Mapping controls is all the rage (pun) and today's faddish exercise. Come on. You know you want some of that. Can you think of anything more fun than trying to find all of the standards, regulations, vendor guides, best practice documents, and Christmas Cookie recipe books?? How about actually reading them?? And then creating a massive spreadsheet mapping (your best) interpretation of what (you think) might be individual controls across each of them so that you can track your compliance? And... wait for it... just as we're getting started in all of this, don't forget that every good corporate citizen is intimately familiar with the policies you've painstakingly written and tracked back to each authority document.

Is Another Man's Opportunity.

Enter the likes of the IT Unified Compliance Framework (ITUCF) (with their nice snazzy website update over the last year..). Their objective early in the game several years ago was to identify and correlate authority sources and documents from government agencies, standards bodies, and vendors. Massive undertaking. Simply massive. This is the classic case of how to put an elephant to sleep. Read one authority document at at time.

Opportunistic entrepreneurs and vendors created software tools to help manage the C in GRC. Many leverage (license) in whole or part the work of the ITUCF. Some target the entire enterprise, and others only IT. Consider the following from the well respected Michael Rasmussen of Corporate Integrity:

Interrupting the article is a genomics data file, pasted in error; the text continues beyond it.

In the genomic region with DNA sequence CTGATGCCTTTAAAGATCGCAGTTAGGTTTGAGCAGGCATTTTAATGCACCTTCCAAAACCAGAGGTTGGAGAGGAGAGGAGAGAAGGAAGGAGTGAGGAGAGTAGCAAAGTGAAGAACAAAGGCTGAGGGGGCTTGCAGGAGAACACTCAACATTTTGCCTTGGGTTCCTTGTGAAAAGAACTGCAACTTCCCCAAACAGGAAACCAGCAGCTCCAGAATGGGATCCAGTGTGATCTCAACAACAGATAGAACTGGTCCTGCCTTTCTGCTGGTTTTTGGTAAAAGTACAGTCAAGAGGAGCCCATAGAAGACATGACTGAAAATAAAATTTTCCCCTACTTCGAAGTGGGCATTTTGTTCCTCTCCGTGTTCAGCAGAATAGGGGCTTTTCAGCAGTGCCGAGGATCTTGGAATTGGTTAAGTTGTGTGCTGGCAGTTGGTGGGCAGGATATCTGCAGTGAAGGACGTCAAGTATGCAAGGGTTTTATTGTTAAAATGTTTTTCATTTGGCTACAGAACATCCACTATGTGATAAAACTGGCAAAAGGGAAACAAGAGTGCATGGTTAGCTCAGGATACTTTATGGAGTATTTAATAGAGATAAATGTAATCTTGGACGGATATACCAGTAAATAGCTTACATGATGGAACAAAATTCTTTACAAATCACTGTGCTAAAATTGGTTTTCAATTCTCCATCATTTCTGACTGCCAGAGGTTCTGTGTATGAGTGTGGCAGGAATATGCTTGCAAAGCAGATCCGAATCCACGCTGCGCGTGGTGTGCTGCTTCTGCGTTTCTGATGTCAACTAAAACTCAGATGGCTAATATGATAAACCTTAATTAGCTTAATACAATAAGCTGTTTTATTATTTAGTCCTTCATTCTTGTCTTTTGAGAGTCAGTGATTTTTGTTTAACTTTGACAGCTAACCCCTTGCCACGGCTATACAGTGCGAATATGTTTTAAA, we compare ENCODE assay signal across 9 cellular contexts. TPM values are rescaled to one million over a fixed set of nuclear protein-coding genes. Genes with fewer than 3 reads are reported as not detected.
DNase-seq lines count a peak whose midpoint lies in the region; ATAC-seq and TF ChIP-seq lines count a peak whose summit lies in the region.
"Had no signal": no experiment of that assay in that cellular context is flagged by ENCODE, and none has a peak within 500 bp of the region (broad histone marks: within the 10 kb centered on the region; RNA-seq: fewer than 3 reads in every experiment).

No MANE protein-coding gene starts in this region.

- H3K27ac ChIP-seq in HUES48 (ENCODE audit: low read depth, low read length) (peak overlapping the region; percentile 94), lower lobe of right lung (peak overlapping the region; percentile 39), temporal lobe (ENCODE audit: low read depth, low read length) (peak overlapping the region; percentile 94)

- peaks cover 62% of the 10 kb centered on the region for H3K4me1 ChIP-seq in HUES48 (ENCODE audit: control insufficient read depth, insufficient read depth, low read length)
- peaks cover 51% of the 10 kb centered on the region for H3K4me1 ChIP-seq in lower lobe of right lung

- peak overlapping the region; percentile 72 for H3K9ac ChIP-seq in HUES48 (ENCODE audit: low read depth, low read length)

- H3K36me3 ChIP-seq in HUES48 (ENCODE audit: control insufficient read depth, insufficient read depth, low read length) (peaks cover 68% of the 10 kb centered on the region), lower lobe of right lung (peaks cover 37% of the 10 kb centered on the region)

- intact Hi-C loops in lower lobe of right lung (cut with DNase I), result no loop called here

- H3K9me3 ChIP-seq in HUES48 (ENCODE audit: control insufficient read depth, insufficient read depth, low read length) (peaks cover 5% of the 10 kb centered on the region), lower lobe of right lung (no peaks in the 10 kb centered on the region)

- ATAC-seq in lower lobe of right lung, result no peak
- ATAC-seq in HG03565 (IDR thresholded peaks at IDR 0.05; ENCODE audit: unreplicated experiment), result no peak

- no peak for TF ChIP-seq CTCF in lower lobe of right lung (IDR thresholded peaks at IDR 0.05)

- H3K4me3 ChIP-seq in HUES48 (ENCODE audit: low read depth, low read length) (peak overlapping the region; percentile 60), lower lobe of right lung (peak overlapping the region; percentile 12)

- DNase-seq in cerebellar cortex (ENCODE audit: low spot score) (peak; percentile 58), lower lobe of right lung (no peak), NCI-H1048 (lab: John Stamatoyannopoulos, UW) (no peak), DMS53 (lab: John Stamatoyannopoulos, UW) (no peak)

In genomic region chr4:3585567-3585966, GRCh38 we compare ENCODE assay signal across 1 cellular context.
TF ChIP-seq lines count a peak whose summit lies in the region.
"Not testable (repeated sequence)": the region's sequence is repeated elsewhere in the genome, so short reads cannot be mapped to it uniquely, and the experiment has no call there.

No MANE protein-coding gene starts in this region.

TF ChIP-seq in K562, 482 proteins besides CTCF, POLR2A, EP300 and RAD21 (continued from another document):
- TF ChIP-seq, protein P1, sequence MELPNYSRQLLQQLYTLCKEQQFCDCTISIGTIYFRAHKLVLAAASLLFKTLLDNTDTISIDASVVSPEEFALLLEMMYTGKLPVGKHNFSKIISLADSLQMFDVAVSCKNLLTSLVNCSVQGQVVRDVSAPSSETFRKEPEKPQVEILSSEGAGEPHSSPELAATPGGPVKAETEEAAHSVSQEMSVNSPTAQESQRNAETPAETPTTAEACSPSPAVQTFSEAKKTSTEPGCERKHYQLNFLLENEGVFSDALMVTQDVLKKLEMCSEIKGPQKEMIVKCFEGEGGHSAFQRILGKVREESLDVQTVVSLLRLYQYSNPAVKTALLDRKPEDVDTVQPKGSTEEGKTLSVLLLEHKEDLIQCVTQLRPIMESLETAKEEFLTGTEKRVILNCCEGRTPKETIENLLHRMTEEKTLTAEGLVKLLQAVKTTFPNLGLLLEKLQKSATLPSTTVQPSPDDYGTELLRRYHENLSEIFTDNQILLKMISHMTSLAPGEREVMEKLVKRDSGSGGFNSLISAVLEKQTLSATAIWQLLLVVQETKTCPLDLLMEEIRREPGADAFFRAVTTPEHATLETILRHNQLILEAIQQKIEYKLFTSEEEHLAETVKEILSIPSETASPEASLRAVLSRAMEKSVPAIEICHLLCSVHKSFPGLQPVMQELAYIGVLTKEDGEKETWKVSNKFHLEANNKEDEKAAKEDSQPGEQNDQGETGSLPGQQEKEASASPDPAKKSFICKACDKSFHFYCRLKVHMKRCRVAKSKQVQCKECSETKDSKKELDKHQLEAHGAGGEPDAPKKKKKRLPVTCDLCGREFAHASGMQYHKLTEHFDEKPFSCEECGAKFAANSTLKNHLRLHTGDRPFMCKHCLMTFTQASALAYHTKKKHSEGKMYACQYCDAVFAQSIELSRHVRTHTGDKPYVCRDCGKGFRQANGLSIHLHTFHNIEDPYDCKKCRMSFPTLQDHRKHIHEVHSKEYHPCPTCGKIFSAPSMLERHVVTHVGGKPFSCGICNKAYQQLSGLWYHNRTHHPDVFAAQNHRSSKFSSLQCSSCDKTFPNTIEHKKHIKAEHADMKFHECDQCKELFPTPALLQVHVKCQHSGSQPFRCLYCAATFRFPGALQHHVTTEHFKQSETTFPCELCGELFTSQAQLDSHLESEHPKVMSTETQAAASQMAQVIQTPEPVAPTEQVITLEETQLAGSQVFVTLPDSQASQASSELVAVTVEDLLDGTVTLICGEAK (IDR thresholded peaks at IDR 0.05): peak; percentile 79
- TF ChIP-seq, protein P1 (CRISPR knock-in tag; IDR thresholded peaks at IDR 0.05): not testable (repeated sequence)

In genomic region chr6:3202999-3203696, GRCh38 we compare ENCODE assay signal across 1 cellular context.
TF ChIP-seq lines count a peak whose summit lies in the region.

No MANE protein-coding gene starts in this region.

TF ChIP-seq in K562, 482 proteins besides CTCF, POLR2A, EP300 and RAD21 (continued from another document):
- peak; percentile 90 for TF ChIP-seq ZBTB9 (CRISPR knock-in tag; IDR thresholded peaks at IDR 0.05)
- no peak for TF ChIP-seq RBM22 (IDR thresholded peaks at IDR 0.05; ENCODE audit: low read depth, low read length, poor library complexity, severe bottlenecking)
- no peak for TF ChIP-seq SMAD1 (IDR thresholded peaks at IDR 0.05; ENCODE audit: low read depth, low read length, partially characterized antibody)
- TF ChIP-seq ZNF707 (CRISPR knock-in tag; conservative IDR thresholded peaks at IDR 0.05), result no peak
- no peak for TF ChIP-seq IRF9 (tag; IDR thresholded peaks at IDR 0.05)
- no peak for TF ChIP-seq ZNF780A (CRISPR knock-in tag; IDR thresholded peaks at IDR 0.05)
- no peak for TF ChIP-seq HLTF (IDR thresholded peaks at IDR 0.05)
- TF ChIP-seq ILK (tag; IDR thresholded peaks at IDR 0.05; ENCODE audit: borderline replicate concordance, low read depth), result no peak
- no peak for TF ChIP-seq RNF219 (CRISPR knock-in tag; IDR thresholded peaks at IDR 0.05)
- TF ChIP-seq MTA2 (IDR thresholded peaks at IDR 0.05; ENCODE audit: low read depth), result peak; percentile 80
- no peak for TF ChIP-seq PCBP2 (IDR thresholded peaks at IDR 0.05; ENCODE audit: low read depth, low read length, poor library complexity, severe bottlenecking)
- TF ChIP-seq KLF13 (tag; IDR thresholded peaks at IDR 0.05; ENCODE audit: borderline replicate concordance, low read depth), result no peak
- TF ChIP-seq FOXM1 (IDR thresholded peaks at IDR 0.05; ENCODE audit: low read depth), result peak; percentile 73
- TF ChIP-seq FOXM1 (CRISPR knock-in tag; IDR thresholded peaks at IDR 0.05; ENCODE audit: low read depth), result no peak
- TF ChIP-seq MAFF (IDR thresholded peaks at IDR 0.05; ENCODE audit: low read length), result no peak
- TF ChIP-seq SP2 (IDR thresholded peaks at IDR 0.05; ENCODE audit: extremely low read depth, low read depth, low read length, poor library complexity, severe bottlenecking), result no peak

"The GRC software space is vast with numerous vendors.  In fact, in my market models there are over 400 GRC software providers that span 28 primary categories (with numerous sub-categories) of GRC related software.  Nine of these categories encompass components of an enterprise GRC platform (though no vendor does all nine components), 19 of the categories are focused in specific business functions/processes of GRC.  Of the 400 vendors, it is under 50 that market and present themselves in the enterprise GRC domain."
Environmentally Friendly.

Here's the flow of a security presentation I sometimes use to stimulate thought and focus around controls and how they can be orchestrated, coordinated, to deliver contextually rich information security and cloud auditing relevant views of the environment.

Environmentally Relevant. 

The enormous data set produced by monitoring and management tools delivers useless information if the data isn't comprehensive of the its environment. Several years ago I worked for a Network Access Control (NAC) company. During Proof of Concept demonstrations we often found more devices on the network than the organization thought was possible. It wasn't uncommon to discover 15-20% more than a company thought they had on the network. One particular example found - not kidding - 20,000+ devices more than their estimated 40,000 devices the company thought they had worldwide. Yes, this is extreme. But it's also those experiences that drive my belief you have to know what you have before you can secure it.